Definition: Subduction Zone
A tectonic process in which one tectonic plate is forced beneath another and sinks into the mantle as the plates converge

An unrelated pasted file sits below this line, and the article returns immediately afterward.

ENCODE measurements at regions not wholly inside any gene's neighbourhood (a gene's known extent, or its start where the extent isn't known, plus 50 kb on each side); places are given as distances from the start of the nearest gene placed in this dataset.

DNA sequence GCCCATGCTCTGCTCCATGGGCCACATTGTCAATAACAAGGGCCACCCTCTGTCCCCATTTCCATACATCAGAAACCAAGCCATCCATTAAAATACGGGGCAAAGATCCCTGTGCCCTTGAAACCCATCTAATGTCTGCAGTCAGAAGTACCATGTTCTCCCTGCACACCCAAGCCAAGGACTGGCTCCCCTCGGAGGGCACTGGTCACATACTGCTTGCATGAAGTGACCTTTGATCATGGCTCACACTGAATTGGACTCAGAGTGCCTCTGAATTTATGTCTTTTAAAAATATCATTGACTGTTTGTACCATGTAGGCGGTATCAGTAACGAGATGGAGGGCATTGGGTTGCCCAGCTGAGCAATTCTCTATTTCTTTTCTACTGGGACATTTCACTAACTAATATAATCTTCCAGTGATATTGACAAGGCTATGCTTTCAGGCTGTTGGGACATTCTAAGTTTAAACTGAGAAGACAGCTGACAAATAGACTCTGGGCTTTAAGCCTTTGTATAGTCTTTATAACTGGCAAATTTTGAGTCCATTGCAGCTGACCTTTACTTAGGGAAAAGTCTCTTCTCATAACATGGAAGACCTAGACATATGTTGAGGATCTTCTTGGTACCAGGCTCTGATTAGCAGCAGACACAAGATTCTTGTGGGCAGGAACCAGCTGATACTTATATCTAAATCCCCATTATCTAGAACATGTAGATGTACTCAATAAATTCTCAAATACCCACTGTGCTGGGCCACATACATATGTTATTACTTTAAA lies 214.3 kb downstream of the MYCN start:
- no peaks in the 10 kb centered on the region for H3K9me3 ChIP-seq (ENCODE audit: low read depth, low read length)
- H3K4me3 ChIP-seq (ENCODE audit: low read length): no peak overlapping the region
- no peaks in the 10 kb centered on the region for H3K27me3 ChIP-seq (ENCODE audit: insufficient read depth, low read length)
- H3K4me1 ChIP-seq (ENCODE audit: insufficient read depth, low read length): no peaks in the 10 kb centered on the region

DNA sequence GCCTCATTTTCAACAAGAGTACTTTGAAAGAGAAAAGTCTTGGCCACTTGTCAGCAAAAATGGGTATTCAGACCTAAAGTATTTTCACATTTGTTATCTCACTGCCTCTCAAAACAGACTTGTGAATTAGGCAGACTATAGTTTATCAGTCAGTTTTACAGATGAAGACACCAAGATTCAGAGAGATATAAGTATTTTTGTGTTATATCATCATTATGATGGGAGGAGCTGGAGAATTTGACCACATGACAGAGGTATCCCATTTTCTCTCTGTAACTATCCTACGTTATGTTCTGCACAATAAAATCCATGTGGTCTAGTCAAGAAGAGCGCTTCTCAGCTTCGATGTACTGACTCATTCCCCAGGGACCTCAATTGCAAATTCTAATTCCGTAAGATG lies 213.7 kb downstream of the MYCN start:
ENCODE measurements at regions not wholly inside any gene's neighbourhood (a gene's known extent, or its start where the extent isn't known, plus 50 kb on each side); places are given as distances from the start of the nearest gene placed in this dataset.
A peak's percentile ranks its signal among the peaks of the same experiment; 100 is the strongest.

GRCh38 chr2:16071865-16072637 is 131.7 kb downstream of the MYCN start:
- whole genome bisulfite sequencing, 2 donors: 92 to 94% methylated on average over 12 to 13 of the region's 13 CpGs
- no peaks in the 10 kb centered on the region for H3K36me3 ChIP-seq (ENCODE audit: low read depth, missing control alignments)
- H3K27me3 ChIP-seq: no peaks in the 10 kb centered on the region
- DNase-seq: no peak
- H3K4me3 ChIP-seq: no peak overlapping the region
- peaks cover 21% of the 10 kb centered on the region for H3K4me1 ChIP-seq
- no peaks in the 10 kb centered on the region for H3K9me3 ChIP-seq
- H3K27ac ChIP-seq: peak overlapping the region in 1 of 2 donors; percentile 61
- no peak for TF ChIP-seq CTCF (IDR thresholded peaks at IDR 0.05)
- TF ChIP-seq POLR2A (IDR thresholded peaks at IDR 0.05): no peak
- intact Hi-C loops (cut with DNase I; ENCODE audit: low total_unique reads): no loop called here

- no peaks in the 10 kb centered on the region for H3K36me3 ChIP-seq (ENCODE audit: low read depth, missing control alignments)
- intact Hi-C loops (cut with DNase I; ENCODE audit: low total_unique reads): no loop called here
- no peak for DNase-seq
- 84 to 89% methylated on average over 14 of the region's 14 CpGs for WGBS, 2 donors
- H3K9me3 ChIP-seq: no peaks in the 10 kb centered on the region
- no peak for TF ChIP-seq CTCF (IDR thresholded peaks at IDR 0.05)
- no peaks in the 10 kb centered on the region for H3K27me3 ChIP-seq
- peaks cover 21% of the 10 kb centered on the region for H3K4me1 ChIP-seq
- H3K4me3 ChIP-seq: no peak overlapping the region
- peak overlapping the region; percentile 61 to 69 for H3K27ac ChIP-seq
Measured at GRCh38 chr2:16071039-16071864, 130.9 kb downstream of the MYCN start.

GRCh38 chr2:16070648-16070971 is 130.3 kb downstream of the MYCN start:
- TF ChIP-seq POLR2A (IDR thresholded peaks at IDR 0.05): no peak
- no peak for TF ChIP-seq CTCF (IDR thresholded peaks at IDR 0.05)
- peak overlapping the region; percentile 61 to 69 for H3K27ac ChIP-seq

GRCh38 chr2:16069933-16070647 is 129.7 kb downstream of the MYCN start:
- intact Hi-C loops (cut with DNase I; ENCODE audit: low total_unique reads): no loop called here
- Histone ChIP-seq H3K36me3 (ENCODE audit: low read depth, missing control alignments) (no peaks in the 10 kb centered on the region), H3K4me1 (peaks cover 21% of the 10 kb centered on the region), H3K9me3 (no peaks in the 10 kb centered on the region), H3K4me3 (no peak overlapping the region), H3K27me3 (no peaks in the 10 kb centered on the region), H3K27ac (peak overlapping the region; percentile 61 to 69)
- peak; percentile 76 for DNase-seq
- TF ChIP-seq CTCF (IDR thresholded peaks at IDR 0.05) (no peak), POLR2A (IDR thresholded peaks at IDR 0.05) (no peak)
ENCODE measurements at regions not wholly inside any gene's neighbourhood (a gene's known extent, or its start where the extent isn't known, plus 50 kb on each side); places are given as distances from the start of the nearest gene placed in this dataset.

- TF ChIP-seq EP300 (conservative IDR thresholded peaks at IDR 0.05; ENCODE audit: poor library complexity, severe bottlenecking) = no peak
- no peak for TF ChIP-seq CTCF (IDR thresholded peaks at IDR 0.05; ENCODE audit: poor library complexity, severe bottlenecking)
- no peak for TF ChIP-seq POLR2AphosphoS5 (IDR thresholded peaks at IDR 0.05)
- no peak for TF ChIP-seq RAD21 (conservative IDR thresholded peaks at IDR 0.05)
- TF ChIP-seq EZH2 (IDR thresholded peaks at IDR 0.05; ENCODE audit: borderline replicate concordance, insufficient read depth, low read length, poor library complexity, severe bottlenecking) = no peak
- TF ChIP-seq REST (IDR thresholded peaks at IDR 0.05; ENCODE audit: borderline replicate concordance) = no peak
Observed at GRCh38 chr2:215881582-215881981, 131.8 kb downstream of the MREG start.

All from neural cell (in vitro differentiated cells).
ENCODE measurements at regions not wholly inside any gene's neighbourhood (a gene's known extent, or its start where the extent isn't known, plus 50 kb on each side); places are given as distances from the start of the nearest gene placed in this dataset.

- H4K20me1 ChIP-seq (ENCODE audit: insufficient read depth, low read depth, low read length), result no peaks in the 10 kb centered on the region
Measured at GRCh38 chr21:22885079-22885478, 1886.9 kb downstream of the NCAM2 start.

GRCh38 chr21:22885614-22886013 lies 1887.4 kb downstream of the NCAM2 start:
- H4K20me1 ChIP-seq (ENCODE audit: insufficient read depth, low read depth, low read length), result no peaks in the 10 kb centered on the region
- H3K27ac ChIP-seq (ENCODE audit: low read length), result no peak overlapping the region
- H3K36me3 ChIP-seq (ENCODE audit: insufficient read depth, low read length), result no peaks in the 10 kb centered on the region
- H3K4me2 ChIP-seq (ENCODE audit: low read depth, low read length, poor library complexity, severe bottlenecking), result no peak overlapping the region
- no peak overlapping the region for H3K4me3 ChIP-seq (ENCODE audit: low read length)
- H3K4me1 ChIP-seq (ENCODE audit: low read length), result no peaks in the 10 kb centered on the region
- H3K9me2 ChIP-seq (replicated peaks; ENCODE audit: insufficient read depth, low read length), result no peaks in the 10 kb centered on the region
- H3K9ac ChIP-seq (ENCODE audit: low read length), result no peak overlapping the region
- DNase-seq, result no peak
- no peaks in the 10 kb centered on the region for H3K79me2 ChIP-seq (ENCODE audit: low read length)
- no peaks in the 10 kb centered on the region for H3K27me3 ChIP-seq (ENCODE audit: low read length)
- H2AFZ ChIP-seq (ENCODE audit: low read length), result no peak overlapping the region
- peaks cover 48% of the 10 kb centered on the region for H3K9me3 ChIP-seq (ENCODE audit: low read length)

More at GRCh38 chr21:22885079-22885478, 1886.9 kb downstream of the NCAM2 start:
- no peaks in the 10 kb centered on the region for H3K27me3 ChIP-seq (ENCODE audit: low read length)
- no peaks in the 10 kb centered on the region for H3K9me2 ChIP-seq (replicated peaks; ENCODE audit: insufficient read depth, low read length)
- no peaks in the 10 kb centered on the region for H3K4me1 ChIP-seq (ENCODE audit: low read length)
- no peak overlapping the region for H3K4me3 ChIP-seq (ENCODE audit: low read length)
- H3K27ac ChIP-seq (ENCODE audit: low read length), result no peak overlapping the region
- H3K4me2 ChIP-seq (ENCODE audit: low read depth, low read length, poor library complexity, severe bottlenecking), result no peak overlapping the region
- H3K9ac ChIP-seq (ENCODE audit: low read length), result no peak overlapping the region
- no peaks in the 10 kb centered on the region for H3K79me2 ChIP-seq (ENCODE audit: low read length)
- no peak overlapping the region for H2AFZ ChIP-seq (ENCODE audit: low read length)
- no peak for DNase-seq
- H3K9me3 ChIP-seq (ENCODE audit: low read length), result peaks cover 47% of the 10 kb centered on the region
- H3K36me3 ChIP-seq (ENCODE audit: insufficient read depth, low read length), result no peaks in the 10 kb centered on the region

- Subduction is a geological process that takes place at convergent boundaries of tectonic plates where one plate moves under another and is forced down into the mantle. Regions where this process occurs are known as subduction zones. Rates of subduction are typically in centimetres per year, with the average rate of convergence being approximately two to eight centimetres per year along most plate boundaries.Plates include both oceanic crust and continental crust. Stable subduction zones involve the oceanic lithosphere of one plate sliding beneath the continental or oceanic lithosphere of another plate due to the higher density of the oceanic lithosphere. That is, the subducted lithosphere is always oceanic while the over-riding lithosphere may or may not be oceanic. Subduction zones are sites that have a high rate of volcanism, earthquakes, and mountain building.Orogenesis, or mountain-building, occurs when large pieces of material on the subducting plate (such as island arcs) are pressed into the over-riding plate or when subhorizontal contraction occurs in the over-riding plate. These areas are subject to many earthquakes, which are caused by the interactions between the subducting slab and the mantle, the volcanoes, and (when applicable) the mountain-building related to island arc collisions.